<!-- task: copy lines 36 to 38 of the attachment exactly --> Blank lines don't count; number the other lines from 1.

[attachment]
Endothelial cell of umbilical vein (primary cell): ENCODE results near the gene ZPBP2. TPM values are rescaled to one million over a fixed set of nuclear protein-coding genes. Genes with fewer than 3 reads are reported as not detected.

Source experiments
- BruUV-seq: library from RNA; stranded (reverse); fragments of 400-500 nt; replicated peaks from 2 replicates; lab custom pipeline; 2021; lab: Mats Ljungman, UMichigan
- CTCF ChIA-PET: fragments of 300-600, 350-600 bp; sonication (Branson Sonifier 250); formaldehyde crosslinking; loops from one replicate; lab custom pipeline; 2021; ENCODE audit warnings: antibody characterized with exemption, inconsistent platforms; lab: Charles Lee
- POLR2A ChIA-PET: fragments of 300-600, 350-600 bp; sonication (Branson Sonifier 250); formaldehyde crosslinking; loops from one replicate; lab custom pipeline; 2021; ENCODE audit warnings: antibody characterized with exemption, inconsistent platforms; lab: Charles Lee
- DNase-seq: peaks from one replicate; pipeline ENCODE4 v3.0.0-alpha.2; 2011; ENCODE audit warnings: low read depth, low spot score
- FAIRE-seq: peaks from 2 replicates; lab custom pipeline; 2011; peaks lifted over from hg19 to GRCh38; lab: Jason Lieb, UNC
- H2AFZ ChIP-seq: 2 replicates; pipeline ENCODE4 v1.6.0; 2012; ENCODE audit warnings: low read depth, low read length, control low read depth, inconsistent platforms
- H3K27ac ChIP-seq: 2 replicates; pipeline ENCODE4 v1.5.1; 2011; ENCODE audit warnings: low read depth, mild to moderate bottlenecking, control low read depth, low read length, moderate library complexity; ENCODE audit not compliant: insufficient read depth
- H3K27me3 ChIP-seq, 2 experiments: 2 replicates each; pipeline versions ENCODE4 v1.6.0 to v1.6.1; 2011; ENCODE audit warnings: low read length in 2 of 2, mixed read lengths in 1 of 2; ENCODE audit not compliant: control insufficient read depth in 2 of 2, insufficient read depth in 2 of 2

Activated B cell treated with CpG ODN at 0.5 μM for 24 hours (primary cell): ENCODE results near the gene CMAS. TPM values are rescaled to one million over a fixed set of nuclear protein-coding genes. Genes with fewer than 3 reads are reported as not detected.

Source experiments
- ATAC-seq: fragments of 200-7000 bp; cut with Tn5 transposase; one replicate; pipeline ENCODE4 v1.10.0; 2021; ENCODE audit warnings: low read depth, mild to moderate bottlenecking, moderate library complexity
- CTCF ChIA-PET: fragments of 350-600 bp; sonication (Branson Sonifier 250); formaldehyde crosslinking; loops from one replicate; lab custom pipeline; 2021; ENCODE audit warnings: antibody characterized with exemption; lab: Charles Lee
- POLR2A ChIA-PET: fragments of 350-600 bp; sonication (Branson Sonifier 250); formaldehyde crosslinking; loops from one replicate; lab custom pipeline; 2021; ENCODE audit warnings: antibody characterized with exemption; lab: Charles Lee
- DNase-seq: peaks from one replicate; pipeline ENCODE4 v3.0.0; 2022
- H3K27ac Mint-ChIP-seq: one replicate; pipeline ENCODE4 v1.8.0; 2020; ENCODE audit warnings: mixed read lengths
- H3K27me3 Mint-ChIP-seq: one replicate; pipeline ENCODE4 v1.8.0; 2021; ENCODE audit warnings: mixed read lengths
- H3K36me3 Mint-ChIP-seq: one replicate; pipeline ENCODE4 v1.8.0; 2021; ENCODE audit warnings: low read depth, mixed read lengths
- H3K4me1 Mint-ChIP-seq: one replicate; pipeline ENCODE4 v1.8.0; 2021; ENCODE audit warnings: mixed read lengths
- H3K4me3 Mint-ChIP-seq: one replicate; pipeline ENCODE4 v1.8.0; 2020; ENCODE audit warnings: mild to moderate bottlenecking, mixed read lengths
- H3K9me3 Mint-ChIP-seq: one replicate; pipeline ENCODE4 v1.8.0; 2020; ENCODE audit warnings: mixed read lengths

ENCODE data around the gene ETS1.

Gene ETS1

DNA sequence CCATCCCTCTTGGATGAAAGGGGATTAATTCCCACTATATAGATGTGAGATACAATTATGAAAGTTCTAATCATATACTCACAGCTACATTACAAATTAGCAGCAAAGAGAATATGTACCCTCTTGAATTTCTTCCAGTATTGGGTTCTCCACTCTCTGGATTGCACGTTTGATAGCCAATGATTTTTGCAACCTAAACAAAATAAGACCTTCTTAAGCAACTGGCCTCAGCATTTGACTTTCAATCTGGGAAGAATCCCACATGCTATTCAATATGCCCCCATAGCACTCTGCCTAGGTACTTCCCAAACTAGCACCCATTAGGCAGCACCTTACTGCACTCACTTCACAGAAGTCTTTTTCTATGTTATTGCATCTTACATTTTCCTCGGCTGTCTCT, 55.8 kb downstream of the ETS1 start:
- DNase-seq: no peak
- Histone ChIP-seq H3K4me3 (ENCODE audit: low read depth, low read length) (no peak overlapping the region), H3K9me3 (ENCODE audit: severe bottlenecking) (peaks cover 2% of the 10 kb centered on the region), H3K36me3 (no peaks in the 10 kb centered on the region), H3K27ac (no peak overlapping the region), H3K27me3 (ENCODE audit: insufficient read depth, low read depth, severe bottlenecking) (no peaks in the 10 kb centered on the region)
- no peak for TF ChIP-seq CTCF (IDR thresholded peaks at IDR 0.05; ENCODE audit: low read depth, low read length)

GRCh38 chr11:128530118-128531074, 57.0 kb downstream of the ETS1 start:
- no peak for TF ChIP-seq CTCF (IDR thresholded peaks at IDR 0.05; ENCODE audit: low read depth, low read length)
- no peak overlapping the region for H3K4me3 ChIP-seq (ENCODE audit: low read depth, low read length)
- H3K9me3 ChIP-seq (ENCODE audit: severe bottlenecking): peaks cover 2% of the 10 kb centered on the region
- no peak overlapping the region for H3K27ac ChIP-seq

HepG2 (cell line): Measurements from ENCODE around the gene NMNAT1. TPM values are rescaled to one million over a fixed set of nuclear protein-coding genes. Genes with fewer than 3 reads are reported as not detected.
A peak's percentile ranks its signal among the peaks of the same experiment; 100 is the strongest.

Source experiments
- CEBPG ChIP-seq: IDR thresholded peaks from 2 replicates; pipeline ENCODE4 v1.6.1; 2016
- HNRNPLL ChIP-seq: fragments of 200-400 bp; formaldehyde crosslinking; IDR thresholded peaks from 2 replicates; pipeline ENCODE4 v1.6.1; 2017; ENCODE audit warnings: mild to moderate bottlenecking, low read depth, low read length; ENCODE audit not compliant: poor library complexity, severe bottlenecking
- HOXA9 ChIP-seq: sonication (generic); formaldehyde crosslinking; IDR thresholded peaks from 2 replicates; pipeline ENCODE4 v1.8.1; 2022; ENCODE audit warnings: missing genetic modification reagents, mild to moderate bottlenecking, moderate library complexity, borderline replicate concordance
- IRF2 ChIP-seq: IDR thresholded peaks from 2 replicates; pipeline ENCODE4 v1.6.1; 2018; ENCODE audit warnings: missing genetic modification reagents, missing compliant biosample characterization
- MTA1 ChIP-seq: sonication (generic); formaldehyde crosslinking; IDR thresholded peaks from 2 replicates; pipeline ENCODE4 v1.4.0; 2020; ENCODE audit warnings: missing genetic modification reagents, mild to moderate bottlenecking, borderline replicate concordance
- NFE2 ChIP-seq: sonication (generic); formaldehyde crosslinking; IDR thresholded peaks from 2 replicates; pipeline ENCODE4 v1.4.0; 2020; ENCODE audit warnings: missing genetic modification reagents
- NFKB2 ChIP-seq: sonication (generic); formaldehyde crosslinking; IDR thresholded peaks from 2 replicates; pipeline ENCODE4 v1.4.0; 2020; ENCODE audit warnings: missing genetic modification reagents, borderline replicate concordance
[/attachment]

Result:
Source experiments
- CEBPG ChIP-seq: IDR thresholded peaks from 2 replicates; pipeline ENCODE4 v1.6.1; 2016
- HNRNPLL ChIP-seq: fragments of 200-400 bp; formaldehyde crosslinking; IDR thresholded peaks from 2 replicates; pipeline ENCODE4 v1.6.1; 2017; ENCODE audit warnings: mild to moderate bottlenecking, low read depth, low read length; ENCODE audit not compliant: poor library complexity, severe bottlenecking